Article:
Mariana of Austria (1614-1696) was the second wife of Philip IV of Spain, having married in 1649, following the death in 1644 of Isabelle of Bourbon, Philip's first queen. She was the daughter of Emperor Ferdinand III and of Mary of Hungary, sister to Philip IV, and therefore her own husband's niece. Following Philip's death in 1664, Mariana acted as Regent until 1675, when her young son came of age as the ill-fated Charles II. Contemporary accounts state that, upon her arrival at the Spanish court, Mariana was light-hearted and amusing, fond of lavish entertainments. In time, however, the constrictions of rigid court protocol and the pressures upon her to produce a male heir made her increasingly sombre and withdrawn.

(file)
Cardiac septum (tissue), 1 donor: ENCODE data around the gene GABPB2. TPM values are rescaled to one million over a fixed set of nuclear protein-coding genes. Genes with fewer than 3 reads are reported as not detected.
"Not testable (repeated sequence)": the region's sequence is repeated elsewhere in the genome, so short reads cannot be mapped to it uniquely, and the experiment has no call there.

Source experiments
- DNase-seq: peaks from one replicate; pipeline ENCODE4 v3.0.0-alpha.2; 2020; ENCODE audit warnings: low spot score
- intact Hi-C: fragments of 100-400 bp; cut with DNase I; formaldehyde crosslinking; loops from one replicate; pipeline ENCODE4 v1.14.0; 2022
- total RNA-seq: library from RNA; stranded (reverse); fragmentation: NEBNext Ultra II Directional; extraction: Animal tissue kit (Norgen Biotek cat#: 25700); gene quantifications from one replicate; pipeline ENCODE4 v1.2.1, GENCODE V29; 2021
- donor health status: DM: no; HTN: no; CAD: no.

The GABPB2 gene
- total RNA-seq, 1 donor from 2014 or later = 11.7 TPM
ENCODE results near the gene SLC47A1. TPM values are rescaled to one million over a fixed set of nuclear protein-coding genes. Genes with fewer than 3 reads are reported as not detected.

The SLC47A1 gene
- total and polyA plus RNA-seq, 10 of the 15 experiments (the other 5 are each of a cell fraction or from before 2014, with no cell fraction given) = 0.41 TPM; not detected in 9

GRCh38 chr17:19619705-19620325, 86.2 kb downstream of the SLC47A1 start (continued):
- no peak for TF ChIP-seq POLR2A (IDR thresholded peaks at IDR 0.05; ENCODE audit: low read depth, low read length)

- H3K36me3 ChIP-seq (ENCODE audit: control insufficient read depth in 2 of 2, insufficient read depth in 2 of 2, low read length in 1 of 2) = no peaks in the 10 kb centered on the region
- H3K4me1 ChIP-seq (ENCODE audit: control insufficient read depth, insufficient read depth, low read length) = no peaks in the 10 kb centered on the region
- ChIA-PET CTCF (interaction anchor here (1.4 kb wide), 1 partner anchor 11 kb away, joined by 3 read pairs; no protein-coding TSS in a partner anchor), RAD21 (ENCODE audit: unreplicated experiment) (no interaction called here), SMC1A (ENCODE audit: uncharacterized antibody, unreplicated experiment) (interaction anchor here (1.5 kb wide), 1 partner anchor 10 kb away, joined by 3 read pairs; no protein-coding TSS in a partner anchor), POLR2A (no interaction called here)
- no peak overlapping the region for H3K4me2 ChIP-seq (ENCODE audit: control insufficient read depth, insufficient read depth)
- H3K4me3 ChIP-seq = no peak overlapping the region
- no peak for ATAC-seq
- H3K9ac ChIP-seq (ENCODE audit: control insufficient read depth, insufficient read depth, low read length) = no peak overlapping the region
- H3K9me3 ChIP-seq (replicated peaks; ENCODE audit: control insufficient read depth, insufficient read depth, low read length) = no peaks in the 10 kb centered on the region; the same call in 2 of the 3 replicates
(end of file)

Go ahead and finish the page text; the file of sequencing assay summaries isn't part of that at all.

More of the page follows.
Of the many extant portraits of Queen Mariana which portray her while Velzquez was still alive, only two are now unanimously accepted by critics as autograph works--excluding, of course, the reflection seen in the glass in Las Meninas. Following Velzquez's death, she was portrayed as a widow by both Juan Bautista Martnez del Mazo and Juan Carreo de Miranda, who, in their turns, had succeeded Velzquez in the post of Pintor del Rey. The full-length portrait by Velzquez in the Prado is repeated by his studio in at least two versions: one in the Muse du Louvre, Paris, and one in the Kunsthistorisches Museum, Vienna. This likeness shows the Queen at some time following the birth of her first child, the Infanta Margarita, in 1651. As the Vienna replica is probably the picture sent to the imperial court on February 22, 1653, this provides a terminus ante quem for the original (see J. Brown, Velzquez. Painter and Courtier, 1986, p. 221). The wig worn by the Queen is styled with ringlets, as in the present work, rather than with the wave patterns which became fashionable a few years later. It is of a similar type to the wig worn by the Infanta Mara Teresa in another picture at Vienna, the execution of which is documented December 1653 (op. cit., p. 218). The other autograph portrait of Mariana, unfinished, was almost certainly painted by Velzquez from life for use as a likeness by his studio (Meadows Museum, Dallas). In this shoulder-length work, the wig is styled in waves, of the type seen in the image of Mariana reflected alongside Philip at the rear of Las Meninas, whose date is 1656. The Dallas picture is the model for a disputed half-length portrait in the Museo Thyssen-Bornemisza in Madrid, as well as for the face in three-quarter length portrait in the Ringling Museum, Sarasota (which, curiously, draws on the earlier Prado composition, in truncated form, as the model for the body). Until the re-appearance of the present, hitherto undiscovered, painting, there was only one other known image of this particular likeness: a studio work in which the face, hair, jewelry and dress are identical to those in the present picture, but whose composition is extended to three-quarter length, with a landscape background (Kunsthistoriches Museum, Vienna, op. cit., p. 221, pl. 260). Both the Vienna portrait and the present work may be assumed to be replicas of a lost original, most likely by Velzquez himself.